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On peer review

Editorial for the 8(3) issue of the Journal of Bioethical Inquiry

By Leigh E. Rich and Michael A. Ashby

Every January, the American Dialect Society (ADS) votes on the “word(s) of the year,” reflecting a word or phrase that has inordinately affected a culture and its citizens (obviously, primarily those in the United States). In 2010, the term earning the crown title was “app,” perhaps to the glee of Steve Jobs and “Macophiles” but chagrin of English professors everywhere. Other winners in recent years have included “tweet” in 2009; “plutoed” (“to demote or devalue someone or something, as happened to the former planet”) in 2006; “truthiness” (“the quality of preferring concepts or facts one wishes to be true, rather than concepts or facts known to be true”) in 2005; and even “weapons of mass destruction” or its abbreviation “WMD” in 2002 (American Dialect Society n.d.).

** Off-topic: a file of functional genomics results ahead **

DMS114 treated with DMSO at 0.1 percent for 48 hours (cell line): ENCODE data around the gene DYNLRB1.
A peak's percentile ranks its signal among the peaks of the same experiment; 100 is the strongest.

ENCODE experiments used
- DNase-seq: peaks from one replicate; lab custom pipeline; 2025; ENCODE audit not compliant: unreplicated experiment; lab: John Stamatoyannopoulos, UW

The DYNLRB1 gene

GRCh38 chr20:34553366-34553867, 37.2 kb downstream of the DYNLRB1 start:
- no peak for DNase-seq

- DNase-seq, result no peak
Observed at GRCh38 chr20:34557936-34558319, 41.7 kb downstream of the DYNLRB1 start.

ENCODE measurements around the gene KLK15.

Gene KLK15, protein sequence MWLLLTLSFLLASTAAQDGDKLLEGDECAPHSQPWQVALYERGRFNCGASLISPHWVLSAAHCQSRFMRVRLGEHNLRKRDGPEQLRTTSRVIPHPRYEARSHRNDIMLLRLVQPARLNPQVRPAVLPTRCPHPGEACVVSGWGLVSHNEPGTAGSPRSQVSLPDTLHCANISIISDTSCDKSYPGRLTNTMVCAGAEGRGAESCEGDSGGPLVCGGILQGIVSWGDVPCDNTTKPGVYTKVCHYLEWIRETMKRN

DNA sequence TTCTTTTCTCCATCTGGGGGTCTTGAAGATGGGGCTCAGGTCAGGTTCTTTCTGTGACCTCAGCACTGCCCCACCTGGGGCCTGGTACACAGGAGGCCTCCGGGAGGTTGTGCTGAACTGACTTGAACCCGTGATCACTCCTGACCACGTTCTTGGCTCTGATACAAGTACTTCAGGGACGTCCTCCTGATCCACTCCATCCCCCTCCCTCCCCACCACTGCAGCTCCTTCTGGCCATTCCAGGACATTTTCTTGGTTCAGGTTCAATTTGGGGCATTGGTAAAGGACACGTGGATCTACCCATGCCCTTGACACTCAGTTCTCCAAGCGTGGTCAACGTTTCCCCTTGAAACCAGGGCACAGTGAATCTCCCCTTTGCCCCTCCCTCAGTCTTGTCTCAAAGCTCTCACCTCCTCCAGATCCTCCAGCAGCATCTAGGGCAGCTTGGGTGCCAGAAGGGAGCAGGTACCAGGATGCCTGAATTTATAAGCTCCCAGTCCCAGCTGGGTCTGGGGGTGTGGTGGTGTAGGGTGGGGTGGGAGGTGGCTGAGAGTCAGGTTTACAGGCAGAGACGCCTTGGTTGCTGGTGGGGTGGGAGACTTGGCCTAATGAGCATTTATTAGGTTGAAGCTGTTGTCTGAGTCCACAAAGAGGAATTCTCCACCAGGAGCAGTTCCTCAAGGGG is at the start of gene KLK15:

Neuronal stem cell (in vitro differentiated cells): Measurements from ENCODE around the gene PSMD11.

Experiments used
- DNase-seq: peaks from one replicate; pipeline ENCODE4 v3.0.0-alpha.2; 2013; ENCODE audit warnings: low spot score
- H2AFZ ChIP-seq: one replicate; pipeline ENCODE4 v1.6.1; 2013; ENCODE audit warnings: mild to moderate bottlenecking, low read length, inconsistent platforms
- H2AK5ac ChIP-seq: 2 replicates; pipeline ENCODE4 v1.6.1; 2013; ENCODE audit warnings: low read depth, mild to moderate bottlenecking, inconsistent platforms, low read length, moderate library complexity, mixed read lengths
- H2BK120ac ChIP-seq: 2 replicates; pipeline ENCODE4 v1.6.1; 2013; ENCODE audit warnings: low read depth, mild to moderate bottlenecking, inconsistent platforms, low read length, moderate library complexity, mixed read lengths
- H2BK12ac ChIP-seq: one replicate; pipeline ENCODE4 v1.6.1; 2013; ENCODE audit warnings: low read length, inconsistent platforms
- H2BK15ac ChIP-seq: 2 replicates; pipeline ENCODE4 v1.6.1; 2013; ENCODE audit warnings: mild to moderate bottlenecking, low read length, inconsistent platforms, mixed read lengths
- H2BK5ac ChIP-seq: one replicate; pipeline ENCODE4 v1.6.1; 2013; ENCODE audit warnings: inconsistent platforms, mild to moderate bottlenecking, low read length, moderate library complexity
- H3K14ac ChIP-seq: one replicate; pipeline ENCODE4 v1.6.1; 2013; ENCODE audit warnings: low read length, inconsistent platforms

If the ADS were to poll academicians strictly about academic matters, however, this year’s winner—or at least a worthy candidate—might be “peer review.” It seems we are all talking about it. Or thinking about it. It is, after all, the “golden standard” in academia, the stick (or carrot) by which quality, funding, and promotion and reputation are measured. It is thus a process we never should ignore or take for granted.

But why does it continue to trouble us so? As bioethicist David B. Resnik explains in his recent essay on the subject, it certainly is not new. The process of peer review stems from the “mid 1700s,” when the editors of the Philosophical Transactions of the Royal Society of London “launched a system of peer review to evaluate manuscripts before publication” (Resnik 2011, 24). [continued …]

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Rich, Leigh E., and Michael A. Ashby. 2011. Peer review: Editorial for the 8(3) issue. Journal of Bioethical Inquiry 8(3): 221–224.

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